Anna Kéthly ( 1889-1976)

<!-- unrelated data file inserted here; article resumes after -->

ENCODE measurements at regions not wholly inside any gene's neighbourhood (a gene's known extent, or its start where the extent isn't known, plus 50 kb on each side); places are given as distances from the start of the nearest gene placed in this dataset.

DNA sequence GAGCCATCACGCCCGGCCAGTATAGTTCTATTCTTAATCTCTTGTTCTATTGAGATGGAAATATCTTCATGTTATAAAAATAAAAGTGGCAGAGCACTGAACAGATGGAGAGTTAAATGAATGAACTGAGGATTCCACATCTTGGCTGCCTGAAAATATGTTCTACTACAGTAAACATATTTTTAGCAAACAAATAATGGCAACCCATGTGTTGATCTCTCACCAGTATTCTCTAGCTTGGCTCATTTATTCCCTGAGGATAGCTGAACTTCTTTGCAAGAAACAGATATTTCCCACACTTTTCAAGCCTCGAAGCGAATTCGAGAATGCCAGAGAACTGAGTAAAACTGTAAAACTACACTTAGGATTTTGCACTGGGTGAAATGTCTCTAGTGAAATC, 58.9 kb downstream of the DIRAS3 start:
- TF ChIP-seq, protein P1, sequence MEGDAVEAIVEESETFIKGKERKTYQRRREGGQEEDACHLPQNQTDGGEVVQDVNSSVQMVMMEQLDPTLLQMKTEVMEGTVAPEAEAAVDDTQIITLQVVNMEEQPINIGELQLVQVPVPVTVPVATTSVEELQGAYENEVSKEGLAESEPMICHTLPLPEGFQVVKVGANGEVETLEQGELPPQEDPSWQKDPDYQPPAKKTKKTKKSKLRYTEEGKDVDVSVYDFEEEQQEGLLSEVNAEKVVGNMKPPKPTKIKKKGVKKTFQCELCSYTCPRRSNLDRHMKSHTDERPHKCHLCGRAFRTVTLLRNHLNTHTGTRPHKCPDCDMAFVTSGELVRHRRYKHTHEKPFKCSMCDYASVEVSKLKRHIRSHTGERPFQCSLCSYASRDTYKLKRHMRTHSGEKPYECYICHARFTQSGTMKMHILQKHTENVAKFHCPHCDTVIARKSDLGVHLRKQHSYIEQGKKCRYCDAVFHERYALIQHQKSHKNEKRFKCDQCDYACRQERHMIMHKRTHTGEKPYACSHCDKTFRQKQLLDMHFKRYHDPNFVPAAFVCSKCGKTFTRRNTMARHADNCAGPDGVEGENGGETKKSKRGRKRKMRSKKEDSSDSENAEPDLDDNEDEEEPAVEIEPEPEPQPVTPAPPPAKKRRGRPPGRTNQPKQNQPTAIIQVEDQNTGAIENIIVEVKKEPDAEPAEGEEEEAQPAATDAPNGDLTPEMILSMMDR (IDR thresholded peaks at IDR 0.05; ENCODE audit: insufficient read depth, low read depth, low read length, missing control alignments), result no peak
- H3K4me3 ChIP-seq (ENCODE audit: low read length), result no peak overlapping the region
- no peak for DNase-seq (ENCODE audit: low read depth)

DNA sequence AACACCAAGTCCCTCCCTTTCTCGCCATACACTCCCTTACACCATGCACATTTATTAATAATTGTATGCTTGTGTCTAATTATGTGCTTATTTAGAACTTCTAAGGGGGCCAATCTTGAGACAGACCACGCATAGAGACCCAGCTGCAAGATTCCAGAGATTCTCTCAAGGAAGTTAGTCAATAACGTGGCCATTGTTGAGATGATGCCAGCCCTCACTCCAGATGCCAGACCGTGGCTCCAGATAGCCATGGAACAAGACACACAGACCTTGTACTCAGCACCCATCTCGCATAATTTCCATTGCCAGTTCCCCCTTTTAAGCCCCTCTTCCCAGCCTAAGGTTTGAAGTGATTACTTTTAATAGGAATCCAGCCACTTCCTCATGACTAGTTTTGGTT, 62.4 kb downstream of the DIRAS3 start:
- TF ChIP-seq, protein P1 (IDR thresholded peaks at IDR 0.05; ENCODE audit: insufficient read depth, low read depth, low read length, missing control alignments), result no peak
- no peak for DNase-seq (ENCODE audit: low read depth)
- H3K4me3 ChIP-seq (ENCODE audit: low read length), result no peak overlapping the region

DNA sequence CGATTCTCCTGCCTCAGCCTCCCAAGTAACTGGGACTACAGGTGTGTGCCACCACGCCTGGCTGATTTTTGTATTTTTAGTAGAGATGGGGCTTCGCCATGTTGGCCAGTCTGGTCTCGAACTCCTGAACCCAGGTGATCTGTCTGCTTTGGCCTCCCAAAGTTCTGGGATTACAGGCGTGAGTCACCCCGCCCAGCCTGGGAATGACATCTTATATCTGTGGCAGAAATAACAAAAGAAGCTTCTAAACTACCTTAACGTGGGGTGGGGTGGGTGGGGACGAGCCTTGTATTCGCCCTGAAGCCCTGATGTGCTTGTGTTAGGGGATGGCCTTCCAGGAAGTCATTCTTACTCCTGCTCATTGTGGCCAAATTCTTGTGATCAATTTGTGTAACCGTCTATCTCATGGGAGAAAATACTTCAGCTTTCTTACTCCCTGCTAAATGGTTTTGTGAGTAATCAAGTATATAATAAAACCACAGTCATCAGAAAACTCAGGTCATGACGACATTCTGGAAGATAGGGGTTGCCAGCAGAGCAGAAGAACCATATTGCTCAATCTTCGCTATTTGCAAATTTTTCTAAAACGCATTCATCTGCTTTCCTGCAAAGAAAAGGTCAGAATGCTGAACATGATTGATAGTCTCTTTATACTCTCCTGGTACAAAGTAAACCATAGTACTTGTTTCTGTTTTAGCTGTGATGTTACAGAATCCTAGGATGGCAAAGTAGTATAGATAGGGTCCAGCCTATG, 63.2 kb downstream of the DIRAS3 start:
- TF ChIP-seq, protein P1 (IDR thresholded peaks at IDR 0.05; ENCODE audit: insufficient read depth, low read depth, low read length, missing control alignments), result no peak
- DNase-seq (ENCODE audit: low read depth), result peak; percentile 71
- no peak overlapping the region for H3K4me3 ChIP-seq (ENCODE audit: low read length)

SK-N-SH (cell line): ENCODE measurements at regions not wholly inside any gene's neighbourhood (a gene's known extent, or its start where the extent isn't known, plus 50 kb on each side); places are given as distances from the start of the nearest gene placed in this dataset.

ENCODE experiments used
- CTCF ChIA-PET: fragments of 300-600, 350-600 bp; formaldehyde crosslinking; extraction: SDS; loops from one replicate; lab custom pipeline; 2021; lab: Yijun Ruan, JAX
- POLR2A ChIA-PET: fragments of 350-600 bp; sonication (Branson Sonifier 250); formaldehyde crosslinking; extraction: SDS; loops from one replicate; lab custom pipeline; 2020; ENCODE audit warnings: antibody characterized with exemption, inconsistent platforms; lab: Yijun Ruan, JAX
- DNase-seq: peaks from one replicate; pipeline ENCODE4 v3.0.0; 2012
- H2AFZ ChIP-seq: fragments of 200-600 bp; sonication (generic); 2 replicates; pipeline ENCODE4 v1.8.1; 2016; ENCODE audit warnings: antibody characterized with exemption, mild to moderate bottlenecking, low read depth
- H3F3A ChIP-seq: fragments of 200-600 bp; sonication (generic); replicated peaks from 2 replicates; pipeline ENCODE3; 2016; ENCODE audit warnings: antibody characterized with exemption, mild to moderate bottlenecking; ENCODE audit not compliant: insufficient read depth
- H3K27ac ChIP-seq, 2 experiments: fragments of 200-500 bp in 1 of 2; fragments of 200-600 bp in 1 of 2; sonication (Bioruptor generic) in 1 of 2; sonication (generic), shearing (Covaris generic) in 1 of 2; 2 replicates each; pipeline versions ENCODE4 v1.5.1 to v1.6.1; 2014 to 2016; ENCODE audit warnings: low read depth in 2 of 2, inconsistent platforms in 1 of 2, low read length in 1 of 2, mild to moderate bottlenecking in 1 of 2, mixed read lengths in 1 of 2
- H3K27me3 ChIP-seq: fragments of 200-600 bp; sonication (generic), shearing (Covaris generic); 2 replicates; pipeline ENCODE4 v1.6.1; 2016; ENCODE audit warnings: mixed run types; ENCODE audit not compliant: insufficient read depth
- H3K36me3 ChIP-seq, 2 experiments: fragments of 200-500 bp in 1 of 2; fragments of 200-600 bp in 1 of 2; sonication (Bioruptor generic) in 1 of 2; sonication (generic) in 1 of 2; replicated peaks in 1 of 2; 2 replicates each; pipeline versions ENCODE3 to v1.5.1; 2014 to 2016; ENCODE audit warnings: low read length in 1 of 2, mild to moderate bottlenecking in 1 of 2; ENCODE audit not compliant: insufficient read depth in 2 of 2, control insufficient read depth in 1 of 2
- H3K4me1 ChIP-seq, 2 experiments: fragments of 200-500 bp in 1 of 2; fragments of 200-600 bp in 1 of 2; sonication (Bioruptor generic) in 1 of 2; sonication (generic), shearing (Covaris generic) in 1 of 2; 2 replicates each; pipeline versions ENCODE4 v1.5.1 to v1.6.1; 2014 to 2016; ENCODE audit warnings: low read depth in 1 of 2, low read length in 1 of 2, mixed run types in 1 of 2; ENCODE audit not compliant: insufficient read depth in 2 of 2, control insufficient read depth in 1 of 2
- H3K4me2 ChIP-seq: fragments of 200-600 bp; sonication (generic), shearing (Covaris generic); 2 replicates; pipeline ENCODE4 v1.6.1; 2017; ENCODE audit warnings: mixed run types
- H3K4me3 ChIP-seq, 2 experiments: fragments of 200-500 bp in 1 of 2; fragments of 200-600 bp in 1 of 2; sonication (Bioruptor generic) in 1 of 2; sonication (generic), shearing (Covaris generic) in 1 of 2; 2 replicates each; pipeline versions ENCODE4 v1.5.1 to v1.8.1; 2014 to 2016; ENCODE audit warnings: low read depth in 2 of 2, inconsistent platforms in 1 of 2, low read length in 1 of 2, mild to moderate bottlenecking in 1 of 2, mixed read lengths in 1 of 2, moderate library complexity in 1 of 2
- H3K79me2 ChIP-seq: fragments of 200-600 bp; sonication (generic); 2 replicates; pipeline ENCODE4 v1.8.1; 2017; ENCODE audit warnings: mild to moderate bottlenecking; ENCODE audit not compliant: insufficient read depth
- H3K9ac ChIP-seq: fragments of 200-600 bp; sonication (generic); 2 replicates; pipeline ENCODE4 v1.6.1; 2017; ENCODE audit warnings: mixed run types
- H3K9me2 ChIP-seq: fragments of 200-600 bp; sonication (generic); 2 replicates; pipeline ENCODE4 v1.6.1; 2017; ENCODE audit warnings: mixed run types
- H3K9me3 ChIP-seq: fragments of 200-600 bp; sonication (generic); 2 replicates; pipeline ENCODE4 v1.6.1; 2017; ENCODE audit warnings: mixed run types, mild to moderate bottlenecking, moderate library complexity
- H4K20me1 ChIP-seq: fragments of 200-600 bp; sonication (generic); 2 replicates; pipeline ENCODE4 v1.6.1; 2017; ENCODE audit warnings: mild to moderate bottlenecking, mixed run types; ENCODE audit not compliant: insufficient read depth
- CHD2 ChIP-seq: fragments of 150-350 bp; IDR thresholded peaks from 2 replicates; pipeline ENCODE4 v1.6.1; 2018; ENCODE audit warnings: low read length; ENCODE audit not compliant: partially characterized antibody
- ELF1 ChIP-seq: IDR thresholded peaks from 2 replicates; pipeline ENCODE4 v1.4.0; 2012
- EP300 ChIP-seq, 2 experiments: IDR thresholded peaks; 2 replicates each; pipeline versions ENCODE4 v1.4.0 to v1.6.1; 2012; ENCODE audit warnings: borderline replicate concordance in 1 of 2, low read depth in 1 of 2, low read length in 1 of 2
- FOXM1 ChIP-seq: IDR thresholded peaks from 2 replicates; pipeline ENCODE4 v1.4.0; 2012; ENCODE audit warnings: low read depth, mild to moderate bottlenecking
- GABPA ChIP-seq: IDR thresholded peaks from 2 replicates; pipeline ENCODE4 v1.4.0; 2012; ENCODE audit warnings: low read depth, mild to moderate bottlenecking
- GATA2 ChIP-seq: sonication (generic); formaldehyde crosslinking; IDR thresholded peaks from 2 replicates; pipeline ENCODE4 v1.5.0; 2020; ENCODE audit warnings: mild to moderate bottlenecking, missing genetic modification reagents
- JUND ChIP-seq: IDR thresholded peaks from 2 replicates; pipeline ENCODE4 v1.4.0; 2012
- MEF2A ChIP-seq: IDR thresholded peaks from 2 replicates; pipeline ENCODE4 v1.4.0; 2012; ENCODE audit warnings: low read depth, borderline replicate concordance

Born into a working-class family of nine children in Budapest, Anna Kéthly went to work in a garment factory at the age of 15. A year later, she moved to a newspaper office, which gave her the chance to study further. She was elected secretary of the women' s section of the MMOSZ in 1917 and its vice chair in 1920. From 1939 until the German occupation of 1944, she chaired the organization. In 1917, Kéthly joined the Hungarian Social Democratic Party. She was elected to its Central Women' s Steering Committee in December 1919, and in 1920, joined the staff of the paper Nőmunkás (Woman Worker), where she was responsible editor and publisher from 1926 to 1938. Meanwhile, she published articles regularly in the Social Democratic daily paper Népszava (People' s Voice). Elected to Parliament in 1922, she remained the only female member for a decade and a half. She was elected onto the national committee of her party in the same year. Having gone into hiding during the German occupation of 1944, Kéthly joined in reorganizing the Hungarian Social Democratic Party after the war and became a member of its Political Committee. She was elected a member of the Provisional National Assembly on April 2, 1945. In the general elections in November of that year, she became a member of Parliament, head of the Social Democratic faction in Parliament and a deputy speaker. She also edited the journal Világosság (Clarity), joined the editorial panel of Szocializmus (Socialism) and held numerous offices in social organizations. Kéthly then became a leading figure among those opposed to the fusion of the two workers' parties, the Hungarian Social Democratic Party and the Hungarian Communist Party. On February 18, 1948, György Marosán convened a sudden meeting of the party leadership in Greater Budapest, which dismissed her. She then lost her party membership at the party congress in March. Shortly afterwards, she also lost her seat in Parliament and was kept under house arrest for two years. On July 9, 1950, Kéthly was arrested as a series of show trials against social democrats began. On January 20, 1954, Kéthly was convicted of spying and activity directed against the state and sentenced to life imprisonment, but she was pardoned after international pressure was applied. In April 1956, Kéthly rejected offers of a review of her case and posts in the national front. One of those who initiated a revival of the Social Democratic Party when the revolution broke out, she became its president on October 31, 1956. On November 1, she travelled to the meeting of the Socialist International in Vienna, where she delivered a report on the Hungarian situation on the same day. On November 2, in her absence, she was appointed a delegate to the UN General Assembly. On November 3, her party put her forward as state minister in the coalition government. Prevented from returning from Vienna by the Soviet intervention, she flew to New York for the UN General Assembly. On January 5- 7, 1957, she was elected to the chair of the general assembly of the Hungarian Revolutionary Council. In 1962, the Supreme Court annulled the 1954 verdict against her, but sentenced her in her absence to two years' imprisonment for incitement against the state. Kéthly was editor-in-chief of the emigré Népszava (People's Voice), published in London, from 1957 until it ceased publication in December 1963. In 1970, she founded the Szociáldemokrata Szemle (Social Democratic Review), which she edited for three years. She then moved to Brussels, where she represented the main Hungarian emigré social democratic and labour-movement organizations. She chaired the Vienna conference of the emigré Social Democratic Party Abroad in the summer of 1976. Kéthly died at Blankenberge, Belgium, on September 7, 1976. Her ashes were returned to Hungary in October 1990 and laid to rest on November 3. A full rehabilitation of Anna Kéthly took place on July 7, 1994, when the Supreme Court annulled the 1962 verdict against her.
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